Barry Schwabsky is the art critic of The Nation. Schwabsky has been writing about art for the magazine since 2005, and his essays have appeared in many other publications, including Flash Art (Milan), Artforum, the London Review of Books and Art in America. His books include The Widening Circle: Consequences of Modernism in Contemporary Art, Vitamin P: New Perspectives in Painting and several volumes of poetry, the most recent being Book Left Open in the Rain (Black Square Editions/The Brooklyn Rail). Schwabsky has contributed to books and catalogs on artists such as Henri Matisse, Alighiero Boetti, Jessica Stockholder and Gillian Wearing, and has taught at the School of Visual Arts, Pratt Institute, New York University, Goldsmiths College (University of London) and Yale University.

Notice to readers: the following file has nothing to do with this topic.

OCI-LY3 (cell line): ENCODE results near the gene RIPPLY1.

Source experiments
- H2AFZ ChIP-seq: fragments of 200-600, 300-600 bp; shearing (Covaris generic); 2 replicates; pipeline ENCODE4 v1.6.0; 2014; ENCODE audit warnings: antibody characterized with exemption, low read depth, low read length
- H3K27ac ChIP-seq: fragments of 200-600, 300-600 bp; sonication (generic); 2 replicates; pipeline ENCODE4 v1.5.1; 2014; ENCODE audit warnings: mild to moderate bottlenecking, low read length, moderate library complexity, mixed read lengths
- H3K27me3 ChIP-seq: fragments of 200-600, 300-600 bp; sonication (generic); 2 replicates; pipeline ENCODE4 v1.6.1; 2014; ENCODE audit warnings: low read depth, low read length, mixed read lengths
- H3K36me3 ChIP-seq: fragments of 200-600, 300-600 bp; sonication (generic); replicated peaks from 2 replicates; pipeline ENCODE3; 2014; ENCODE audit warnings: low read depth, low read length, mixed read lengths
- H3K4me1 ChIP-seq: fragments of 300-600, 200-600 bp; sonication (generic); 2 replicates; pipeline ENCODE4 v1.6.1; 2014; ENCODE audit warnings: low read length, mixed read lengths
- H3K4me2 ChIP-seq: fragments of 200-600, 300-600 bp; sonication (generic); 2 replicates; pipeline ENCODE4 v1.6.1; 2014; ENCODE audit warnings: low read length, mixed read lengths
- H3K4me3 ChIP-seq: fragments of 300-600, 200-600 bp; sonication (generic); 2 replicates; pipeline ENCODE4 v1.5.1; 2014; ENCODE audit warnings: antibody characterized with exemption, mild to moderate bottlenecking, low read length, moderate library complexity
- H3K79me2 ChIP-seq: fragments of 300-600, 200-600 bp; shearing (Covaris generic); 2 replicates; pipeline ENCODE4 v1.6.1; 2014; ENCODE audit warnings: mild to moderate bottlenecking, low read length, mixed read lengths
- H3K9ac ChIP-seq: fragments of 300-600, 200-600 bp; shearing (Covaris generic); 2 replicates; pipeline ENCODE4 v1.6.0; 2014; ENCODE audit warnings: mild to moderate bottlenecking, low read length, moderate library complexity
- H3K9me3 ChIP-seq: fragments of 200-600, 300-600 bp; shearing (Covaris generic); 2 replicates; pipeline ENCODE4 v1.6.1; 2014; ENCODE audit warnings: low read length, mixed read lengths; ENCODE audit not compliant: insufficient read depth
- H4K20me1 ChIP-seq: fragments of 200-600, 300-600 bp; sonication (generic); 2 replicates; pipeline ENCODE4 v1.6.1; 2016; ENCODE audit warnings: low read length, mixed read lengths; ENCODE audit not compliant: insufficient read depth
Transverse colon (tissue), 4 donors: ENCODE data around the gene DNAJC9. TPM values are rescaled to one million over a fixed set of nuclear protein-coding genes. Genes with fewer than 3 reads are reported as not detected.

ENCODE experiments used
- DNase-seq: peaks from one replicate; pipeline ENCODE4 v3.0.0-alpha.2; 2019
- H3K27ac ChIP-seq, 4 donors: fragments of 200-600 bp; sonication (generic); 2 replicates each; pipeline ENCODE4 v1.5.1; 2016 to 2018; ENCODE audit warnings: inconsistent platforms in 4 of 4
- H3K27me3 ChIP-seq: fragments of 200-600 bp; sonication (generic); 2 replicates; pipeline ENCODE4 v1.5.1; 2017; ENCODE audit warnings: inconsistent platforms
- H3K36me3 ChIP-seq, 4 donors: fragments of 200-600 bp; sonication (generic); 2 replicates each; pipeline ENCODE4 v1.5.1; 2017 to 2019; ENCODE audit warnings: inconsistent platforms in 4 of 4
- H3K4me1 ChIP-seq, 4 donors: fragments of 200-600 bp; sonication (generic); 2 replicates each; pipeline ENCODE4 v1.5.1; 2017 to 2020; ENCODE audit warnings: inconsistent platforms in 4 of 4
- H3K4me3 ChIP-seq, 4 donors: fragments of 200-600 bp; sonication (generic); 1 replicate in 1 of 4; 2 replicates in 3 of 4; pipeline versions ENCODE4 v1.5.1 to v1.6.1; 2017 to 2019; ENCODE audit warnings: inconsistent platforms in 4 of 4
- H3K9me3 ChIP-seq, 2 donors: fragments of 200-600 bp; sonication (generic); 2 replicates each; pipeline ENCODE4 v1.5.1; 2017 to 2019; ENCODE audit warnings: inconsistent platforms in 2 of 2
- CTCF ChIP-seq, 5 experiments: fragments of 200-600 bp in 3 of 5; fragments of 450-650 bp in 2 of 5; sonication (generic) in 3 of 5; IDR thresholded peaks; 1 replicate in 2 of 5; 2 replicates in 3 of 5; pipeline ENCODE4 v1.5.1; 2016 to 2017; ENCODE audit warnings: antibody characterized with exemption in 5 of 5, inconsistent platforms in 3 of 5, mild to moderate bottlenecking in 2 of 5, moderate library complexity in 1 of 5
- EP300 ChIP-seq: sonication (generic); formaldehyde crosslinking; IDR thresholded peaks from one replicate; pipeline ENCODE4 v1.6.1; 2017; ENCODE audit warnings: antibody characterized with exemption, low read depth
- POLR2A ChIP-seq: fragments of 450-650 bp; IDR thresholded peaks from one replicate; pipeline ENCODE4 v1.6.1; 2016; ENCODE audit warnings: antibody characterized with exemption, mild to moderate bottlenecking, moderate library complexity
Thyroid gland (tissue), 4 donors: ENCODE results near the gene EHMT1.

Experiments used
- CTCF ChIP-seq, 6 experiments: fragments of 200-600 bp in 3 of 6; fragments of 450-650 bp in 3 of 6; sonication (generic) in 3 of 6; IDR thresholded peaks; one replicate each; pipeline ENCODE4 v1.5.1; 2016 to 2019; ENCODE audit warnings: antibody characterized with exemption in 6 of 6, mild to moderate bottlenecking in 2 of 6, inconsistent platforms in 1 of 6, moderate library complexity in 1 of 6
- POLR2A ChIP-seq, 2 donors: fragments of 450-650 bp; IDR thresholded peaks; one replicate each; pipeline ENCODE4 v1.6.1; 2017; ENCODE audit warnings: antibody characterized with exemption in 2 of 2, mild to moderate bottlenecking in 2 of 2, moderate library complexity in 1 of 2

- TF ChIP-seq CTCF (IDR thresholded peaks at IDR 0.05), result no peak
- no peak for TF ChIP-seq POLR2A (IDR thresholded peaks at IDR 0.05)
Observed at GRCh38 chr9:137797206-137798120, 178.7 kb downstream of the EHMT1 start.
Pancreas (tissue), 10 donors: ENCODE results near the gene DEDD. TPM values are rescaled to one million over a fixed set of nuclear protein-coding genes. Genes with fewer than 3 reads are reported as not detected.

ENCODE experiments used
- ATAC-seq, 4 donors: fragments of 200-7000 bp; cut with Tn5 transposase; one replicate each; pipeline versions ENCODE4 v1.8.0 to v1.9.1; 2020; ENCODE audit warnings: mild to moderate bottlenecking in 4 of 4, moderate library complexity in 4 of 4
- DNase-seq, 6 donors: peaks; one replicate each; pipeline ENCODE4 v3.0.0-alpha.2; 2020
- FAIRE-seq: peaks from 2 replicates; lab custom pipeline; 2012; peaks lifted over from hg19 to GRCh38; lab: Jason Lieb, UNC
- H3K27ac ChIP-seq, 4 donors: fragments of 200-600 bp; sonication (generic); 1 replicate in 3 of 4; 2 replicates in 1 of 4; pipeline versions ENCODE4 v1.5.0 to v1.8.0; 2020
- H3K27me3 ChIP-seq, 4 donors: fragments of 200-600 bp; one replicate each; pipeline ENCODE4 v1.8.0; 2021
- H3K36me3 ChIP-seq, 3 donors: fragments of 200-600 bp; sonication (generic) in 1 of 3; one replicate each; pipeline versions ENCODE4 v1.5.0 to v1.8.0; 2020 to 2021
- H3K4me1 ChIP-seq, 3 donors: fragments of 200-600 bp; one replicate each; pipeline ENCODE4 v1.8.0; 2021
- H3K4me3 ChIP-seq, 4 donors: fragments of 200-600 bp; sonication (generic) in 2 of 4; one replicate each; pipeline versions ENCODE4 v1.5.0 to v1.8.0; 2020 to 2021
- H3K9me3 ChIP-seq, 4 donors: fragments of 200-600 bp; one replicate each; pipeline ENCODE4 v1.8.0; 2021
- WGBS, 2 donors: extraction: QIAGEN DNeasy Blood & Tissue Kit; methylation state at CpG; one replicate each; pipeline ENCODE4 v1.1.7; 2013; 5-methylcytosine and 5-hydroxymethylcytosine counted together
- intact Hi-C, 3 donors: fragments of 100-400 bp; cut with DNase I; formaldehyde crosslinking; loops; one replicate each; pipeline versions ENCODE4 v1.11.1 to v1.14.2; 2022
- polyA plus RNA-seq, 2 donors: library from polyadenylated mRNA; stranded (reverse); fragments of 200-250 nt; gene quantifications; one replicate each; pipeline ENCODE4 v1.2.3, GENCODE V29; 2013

With his cutouts, Henri Matisse tried to free himself from gravity.
How much of the pressure of reality can a work of art bear before it ceases to be art?
Jeff Koons and the art of blissful idiocy; Kara Walker’s art of subtlety.
Trevor Winkfield is a connoisseur of the original, spare and strange.
Why Italian Mannerists like Rosso Fiorentino were painting’s first avant-garde.
Did Chris Marker think history to be not only an infinite book but a sacred one?
A quartet of shows at MoMA decoct enlightenment from the banal.
Ed Clark and Lynda Benglis are still making art on a grand scale.
The Guggenheim’s Futurism exhibition and the Whitney Biennial offer competing visions of present-mindedness.
Ambitious beneath his pose of indolence, James McNeill Whistler was the most contradictory of artists.